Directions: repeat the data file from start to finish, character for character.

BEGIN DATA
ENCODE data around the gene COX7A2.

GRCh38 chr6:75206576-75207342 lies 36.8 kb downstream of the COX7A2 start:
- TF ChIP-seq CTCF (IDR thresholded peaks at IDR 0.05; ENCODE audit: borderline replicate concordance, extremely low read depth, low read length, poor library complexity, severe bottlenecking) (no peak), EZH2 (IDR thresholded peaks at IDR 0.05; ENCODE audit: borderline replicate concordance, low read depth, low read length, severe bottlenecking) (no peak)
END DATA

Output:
ENCODE data around the gene COX7A2.

GRCh38 chr6:75206576-75207342 lies 36.8 kb downstream of the COX7A2 start:
- TF ChIP-seq CTCF (IDR thresholded peaks at IDR 0.05; ENCODE audit: borderline replicate concordance, extremely low read depth, low read length, poor library complexity, severe bottlenecking) (no peak), EZH2 (IDR thresholded peaks at IDR 0.05; ENCODE audit: borderline replicate concordance, low read depth, low read length, severe bottlenecking) (no peak)